(It seems you subscribe to the neo-Fisherite theory?)

      “No wonder the nutjobs shout Weimar, Zimbabwe, Venezula and Now Argentina at us all the time.”

      I would be one of the nutjobs that suggest that MMTers have a good hard look at these examples of monetary profligacy. I certainly don’t understand MMT as much as I would like so perhaps I am missing something.

    4. Derek Henry,

      Argentina’s GDP is growing around 2.5%. Its inflation rate is around 25%. Its unemployment level is around 8%. External debt is low but rising.

      How would MMT evaluate the state of the Argentinian economy?

      What policy prescriptions would it propose to have inflation down at more acceptable levels – or is 25% OK?

      Is 8% unemployment OK? How can it be improved?

    5. Dear Henry Rech,

      The case of Argentina is really interesting – ” rinse and repeat”

      This is from the summary of a paper found in Journal of Post Keynesian Economics Volume 40, 2017 – Issue 1 by Roberto Frenkel and Diego Friedheim, “Inflation in Argentina during the 2000s”
      “There was an informal indexation mechanism in the labor market. Average monthly wages rose at annual rates that were almost always higher than the sum of past annual inflation plus the annual increase in productivity. The over-indexation of the unit labor cost was the main inflationary factor in the period.”

    6. Adam K,

      “There was an informal indexation mechanism in the labor market.”

      So what and what does it exactly mean?

      The fact is that the “system” allowed wage rises of a particular level. What action would MMT prescribe?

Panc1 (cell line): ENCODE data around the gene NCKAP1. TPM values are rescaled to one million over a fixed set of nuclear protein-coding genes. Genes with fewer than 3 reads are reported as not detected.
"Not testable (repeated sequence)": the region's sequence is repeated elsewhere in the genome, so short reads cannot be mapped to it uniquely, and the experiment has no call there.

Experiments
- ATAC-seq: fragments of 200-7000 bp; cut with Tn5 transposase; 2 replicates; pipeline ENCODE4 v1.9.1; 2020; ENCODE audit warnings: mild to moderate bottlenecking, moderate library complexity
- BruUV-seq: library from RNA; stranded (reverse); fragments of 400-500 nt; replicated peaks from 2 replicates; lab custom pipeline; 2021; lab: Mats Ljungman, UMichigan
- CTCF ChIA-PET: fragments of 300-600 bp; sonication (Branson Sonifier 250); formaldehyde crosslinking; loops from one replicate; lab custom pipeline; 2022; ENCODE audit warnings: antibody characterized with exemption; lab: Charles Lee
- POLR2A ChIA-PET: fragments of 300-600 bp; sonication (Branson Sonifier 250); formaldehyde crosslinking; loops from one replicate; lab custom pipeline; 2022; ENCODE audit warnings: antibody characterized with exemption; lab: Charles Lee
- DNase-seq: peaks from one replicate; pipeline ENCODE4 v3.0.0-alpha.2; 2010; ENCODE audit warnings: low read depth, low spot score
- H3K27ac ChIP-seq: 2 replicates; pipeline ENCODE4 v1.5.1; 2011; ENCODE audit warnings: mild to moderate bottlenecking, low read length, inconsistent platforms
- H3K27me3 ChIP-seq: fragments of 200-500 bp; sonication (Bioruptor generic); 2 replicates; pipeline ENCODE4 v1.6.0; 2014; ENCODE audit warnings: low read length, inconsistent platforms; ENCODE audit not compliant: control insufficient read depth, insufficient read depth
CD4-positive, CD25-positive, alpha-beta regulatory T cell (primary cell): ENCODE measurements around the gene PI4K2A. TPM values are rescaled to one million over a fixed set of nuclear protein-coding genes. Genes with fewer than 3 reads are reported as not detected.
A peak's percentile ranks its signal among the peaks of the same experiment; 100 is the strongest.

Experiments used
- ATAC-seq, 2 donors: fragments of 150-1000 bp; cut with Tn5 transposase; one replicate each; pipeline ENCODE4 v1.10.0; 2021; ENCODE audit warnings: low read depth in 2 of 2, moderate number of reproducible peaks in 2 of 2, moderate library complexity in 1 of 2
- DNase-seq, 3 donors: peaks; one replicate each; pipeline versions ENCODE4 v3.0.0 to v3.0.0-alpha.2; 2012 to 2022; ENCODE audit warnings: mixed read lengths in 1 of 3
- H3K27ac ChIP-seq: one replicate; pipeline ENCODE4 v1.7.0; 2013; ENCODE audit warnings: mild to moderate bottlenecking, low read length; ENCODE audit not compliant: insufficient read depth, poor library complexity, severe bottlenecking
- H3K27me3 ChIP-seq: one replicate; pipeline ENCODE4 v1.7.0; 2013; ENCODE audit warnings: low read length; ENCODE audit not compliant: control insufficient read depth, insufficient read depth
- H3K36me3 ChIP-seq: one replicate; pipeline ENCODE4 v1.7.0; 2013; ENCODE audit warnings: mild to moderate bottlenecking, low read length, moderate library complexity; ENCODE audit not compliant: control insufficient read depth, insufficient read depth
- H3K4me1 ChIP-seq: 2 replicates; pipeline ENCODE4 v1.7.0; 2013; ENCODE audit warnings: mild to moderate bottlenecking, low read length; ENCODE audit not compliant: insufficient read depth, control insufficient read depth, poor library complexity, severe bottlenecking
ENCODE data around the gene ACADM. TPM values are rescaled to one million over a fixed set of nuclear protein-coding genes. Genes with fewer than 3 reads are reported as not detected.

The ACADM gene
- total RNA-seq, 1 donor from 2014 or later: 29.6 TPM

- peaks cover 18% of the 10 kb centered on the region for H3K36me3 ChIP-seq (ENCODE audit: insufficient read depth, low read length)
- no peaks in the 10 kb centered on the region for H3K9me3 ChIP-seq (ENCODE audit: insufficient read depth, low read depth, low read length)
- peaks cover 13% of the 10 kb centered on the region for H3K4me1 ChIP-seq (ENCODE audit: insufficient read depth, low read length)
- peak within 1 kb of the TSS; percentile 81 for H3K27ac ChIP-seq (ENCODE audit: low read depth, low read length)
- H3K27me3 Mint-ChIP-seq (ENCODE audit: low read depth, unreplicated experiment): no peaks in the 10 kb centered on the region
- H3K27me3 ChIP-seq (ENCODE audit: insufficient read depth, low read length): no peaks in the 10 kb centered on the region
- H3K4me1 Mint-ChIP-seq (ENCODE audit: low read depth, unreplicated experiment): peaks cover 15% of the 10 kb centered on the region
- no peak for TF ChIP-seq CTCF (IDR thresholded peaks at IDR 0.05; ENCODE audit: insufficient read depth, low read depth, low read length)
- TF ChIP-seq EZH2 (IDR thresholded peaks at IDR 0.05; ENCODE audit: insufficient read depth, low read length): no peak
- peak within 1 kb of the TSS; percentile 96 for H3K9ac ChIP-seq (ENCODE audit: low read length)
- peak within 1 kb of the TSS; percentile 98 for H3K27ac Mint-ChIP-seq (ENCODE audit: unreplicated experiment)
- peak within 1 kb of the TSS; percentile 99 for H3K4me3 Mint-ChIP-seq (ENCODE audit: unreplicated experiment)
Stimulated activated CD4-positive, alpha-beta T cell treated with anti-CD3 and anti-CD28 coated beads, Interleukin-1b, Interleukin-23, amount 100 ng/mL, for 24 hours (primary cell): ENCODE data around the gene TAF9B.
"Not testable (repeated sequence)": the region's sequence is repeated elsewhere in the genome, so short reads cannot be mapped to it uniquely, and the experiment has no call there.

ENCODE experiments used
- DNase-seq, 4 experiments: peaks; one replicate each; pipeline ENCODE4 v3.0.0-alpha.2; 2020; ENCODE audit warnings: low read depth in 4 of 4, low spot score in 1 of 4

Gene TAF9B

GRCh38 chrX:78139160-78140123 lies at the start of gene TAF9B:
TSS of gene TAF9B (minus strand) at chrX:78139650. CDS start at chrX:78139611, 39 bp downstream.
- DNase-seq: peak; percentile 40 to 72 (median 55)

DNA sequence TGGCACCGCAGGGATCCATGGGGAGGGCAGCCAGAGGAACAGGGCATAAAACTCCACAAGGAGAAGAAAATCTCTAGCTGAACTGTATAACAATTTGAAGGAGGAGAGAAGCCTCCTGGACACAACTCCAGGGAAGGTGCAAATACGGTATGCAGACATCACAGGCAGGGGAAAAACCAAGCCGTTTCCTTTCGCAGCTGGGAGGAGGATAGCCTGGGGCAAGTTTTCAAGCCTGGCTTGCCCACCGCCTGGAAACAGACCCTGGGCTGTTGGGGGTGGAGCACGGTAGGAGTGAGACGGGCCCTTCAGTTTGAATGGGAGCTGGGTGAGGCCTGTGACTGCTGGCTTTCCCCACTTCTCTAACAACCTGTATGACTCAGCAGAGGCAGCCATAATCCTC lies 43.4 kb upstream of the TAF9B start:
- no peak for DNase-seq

The case of Argentina has been “rinsing and repeating” since the Baring Crisis and probably beyond.

    7. Dear Henry Rech,
      A Post-Keynesian model of inflation was integrated with a SFC model of the whole economy in “Monetary Economics” by W. Godley and M. Lavoie (Chapters 9 and 11). Workers set their target real wages based on their bargaining power. This target gets applied to the level of prices from the previous period. The wage demands are met. Firms determine their markup on top of the labour costs from the previous period, setting the prices in the current period. In the original model real wage demands depend on the employment rate what gives us a kind of adaptive expectations Philips curve. If we replace this with inflation indexation leading to real wages growing faster than the productivity growth it is obvious that the system will either experience accelerating inflation or it might stabilise with high inflation and high unemployment (but we would need to build a more sophisticated model possibly with a segmented job market to demonstrate the second case).
      Replacing the indexation by a Job Guarantee as the tool to set minimum wages might in my opinion stabilise the economy and solve the problem of unemployment, other fiscal policy tools as targeted spending and extra taxation of certain social groups may also be needed. I don’t think that direct price and wage controls (except for setting the minimum wage) have ever worked without disrupting the market processes. I am not sure whether my Central-European experience could be transplanted to Latin America, one thing I know for sure is that austerity is bad in any form.

    8. Adam K

      I have yet to see a straight answer to my questions on real world issues (Argentina, stagflation).

      And we have Derek Henry above suggesting austerity for a quick fix.

      MMTs response to inflation is to induce a recession in the private sector and take up the increased unemployed thru the JG scheme.

      Inducing a recession in the private sector will reduce the level of output. Adding unemployed to the JG scheme, which does not replace the lost output, implies inflation will not dissipate because demand has not changed markedly.